One in ten people worldwide lack access to clean water. A domino effect ensues. Without safe drinking water, water-borne diseases like malaria and typhoid spread. The risks intensify due to hospitals and health clinics that are ill-equipped to care for patients. Enrollment in local schools drops. Towns have trouble drawing in new businesses. Men, women and children die – 1 million each year from water-related causes. A lack of clean water affects everything.
A solar water pump in Malawi is now bringing water to a local orphan care program, providing clean water to 500 orphans. In addition, local families pay for access to it, leading the orphan care project to greater financial independence and contributing to a fund for pump maintenance.
About 1,000 individuals in Sierra Leone are benefiting from a new water well. Mocha Club funded the initial construction costs and the town now pays for the ongoing maintenance by metering out the water to the families and schools in the area.
The top ten poorest countries in the world are all in sub-Saharan Africa. Lacking a skill set or job opportunities, families are often trapped in the cycle of extreme poverty. Additionally, poor economies disproportionately affect women who are often discriminated against both in their education and in employment. All too often women are forced onto the streets out of desperation to support themselves and their family.
Women in Ethiopia now have a second chance. Ellilta Women at Risk offers women forced into the sex trade individual and group counseling, medical care, skills training and job placement assistance – while also working with their children to break the generational cycle of poverty. 90% of the women who walk through Ellilta’s doors never return to the streets – ever.
Secondary students in Nairobi’s slums are able to complement their regular academic education with marketable and valuable life skills that will increase their chances of economic success after school. The New Dawn Educational Center teaches them farming, animal care, technology, and other viable skills that provide them with the foundation necessary to create new opportunities for themselves.
More than half of the children in the world who should be in school but can’t afford it live in Africa. That’s over 33 million children – or 2/3s the total number of students in the U.S.! Those lucky enough to go to school are in classrooms with high student-teacher ratios and many leave primary school unable to read or write. Without the foundation of a quality education, children are at a disadvantage from early on. Breaking the cycle of extreme poverty requires an education that is simply out of reach for most children.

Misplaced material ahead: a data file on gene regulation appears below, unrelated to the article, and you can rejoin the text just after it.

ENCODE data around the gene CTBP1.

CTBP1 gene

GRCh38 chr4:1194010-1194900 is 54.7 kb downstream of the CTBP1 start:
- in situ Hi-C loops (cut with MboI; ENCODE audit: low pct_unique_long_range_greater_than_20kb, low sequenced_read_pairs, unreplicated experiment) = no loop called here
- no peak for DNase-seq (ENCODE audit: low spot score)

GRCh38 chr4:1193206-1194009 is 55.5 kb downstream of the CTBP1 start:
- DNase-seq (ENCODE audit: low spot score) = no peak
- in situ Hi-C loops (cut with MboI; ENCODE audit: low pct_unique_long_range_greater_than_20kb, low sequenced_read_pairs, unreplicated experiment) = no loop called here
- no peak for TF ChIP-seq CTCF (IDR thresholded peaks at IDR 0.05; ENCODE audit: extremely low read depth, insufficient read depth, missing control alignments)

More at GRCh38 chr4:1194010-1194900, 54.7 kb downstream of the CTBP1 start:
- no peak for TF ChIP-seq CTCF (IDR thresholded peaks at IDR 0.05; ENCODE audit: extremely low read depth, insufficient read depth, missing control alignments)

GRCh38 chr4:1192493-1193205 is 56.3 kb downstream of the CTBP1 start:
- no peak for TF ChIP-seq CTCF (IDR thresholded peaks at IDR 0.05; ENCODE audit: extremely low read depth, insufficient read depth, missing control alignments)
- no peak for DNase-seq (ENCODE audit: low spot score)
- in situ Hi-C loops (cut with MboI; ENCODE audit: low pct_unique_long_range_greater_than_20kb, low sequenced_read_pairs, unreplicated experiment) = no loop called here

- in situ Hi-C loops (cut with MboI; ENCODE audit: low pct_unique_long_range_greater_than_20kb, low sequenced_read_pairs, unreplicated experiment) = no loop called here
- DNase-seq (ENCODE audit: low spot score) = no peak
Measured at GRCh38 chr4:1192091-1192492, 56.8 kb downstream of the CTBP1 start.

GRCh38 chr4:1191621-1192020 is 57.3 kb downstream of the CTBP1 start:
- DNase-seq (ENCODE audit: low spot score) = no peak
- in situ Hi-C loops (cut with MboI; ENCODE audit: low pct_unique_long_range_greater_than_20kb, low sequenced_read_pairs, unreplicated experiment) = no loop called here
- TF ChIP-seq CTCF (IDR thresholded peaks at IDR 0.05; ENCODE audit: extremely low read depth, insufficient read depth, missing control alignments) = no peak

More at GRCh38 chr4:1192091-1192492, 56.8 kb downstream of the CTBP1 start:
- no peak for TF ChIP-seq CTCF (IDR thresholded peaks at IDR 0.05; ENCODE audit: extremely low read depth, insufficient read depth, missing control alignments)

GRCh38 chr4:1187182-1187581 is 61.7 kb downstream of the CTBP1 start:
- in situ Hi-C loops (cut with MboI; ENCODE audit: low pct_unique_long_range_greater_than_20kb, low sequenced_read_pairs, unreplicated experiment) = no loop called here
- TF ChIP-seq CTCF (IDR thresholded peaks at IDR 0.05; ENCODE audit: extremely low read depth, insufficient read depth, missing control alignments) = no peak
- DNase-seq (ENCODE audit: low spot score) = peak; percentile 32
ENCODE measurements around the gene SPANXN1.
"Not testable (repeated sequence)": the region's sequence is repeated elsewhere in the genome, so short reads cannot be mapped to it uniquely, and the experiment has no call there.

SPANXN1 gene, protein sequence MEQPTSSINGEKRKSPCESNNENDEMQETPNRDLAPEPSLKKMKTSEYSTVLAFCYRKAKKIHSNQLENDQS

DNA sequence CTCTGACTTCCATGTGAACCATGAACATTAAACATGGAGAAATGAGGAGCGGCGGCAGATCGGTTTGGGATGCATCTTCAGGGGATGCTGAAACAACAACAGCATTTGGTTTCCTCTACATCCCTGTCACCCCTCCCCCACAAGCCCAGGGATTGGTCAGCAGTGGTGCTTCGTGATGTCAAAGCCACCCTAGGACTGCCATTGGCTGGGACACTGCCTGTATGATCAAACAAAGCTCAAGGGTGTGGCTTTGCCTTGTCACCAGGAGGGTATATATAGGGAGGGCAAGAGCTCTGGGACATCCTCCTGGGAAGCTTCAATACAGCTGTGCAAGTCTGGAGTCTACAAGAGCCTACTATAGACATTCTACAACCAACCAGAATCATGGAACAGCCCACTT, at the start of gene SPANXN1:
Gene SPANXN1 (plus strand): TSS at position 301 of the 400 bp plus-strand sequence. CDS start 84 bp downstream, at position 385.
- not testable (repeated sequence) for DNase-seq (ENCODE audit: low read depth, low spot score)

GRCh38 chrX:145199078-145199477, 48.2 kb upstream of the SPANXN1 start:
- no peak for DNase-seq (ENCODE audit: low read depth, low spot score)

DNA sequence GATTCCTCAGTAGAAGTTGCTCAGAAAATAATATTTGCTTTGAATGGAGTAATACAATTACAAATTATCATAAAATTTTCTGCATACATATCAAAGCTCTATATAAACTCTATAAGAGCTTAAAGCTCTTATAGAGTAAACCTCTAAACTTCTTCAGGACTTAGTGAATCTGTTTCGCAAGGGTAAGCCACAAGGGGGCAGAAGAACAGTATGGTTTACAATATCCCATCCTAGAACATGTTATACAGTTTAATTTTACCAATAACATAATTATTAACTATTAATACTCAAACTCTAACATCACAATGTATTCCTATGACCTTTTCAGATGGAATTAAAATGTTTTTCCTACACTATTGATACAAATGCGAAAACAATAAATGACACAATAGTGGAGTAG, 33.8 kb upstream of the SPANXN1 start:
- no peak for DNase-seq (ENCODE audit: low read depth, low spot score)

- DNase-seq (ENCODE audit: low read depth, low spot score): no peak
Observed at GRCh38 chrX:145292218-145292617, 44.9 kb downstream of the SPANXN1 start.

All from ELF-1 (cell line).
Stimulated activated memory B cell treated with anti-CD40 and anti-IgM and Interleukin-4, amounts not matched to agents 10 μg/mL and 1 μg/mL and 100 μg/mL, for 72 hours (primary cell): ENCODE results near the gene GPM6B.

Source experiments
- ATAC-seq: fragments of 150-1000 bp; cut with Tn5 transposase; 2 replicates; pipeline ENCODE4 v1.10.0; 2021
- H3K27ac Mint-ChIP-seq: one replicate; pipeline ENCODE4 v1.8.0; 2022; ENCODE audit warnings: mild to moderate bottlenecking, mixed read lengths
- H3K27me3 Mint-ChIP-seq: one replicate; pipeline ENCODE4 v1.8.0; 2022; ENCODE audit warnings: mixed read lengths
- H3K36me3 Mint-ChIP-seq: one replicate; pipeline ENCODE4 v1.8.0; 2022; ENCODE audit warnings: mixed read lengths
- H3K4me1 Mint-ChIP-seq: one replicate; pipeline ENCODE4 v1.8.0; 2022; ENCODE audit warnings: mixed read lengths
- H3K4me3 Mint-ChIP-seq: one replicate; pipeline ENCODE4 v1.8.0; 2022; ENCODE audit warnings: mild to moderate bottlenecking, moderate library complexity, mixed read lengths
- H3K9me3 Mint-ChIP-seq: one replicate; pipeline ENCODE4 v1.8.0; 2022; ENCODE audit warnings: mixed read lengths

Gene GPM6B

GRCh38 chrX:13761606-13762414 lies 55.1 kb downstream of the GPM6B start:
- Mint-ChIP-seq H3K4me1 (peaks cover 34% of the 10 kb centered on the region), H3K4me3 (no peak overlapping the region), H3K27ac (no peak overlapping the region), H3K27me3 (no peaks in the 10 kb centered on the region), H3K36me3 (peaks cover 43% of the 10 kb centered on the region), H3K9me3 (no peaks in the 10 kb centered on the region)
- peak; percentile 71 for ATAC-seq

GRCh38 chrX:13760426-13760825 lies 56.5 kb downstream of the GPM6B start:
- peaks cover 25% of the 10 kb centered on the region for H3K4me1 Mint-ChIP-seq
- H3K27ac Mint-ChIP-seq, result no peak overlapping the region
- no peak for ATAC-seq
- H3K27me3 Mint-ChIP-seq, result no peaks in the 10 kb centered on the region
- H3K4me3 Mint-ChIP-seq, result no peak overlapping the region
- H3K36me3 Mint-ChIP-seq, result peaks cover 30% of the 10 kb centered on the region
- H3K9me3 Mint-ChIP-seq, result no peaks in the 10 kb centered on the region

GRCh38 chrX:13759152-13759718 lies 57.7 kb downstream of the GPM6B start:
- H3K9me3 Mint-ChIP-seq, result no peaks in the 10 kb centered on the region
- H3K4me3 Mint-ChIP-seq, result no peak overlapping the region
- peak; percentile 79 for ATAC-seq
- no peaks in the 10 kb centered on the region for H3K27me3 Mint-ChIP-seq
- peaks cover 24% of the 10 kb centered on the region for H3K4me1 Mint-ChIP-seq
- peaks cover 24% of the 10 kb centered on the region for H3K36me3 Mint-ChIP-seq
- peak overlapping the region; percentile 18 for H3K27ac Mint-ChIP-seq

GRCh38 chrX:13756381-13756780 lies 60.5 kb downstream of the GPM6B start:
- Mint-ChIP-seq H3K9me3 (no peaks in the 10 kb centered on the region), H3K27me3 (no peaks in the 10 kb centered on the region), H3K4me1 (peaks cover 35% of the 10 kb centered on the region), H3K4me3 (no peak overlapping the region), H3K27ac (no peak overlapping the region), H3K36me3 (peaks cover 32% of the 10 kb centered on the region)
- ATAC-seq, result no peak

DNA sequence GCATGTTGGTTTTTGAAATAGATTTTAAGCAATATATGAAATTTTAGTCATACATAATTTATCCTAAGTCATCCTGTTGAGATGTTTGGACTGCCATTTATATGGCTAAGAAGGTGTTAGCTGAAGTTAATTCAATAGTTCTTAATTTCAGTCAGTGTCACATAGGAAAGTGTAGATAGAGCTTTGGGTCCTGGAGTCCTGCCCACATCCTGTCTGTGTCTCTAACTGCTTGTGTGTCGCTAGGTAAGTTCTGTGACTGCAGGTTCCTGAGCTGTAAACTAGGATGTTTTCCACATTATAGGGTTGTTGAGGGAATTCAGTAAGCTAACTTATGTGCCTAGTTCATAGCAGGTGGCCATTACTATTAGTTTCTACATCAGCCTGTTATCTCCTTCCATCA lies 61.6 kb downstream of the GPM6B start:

Each year, 160 secondary students in Kenya’s slums get to study at the New Dawn Educational Center. They learn in on-site greenhouses, libraries, and science labs. New Dawn students have won nation-wide essay contests and participated in national science fairs and research initiatives. They go on to receive teaching scholarships from the government, pursue university education, or even return to teach the next generation at New Dawn.
In Mombasa, Kenya, the Action School provides an opportunity for over 100 vulnerable children to receive an education. Action works specifically with children who are not in school because they have been orphaned, because they have special needs, or because they are living as outcasts in one of the world’s last leper colonies, Tumbe. This life-changing opportunity is one that allows them to forge a path for themselves that is larger than the circumstances they were born into.
Africa accounts for only 11% of the global population, but it carries 24% of the global disease burden. Even diseases that are both preventable and curable – like malaria – can be fatal without access to modern health facilities. However, less than 50% of Africans have access to such facilities or care.
Women, men, and children living with HIV/AIDS in the Huruma slum of Nairobi no longer face their illness alone. HEKO provides them with individual and family counseling, nutritional support so they can stay as healthy as possible, and recreational and income-generating activities to help them lead vibrant and fulfilling lives free from the stigma of their disease.
The slums of Huruma and Githogoro in Kenya have access to vital and lifesaving care. From antenatal visits to dressing and stitching wounds, from vaccinations to general welfare cases – the New Dawn Clinic is a critical resource to the surrounding communities, typically handling around 15,000 patient visits each year.
Sub-Saharan Africa is home to an estimated 52 million orphans. Without one or both parents, orphaned children face an increased likelihood of suffering from trauma if they witnessed the death of their parent. They are more likely to face health challenges and be vulnerable to food insecurity. Their chances of obtaining an education decrease and, if they cannot turn to extended family members, they often must turn to the streets.
Sixty children have a safe place to call home at Flame of Love in Goma, Congo. Orphaned from illness, war, or other family issues, these children now have access to trauma-healing counseling, receive assistance with school fees, are ensured a consistent meal, and are cared for by local women who volunteer to be stand-in mothers.
Orphans in Lizulu, Malawi can stay in family homes in their community. Thanks to the Lizulu Orphan Care Project, families that take in an orphan don’t have to worry about the economic strain of adding a child. This project helps provide uniforms and school fees, healthcare and food, as well as fosters an increased sense of community among all of the children, orphaned or not – thus ensuring these children can still live and grow in regular, healthy family homes.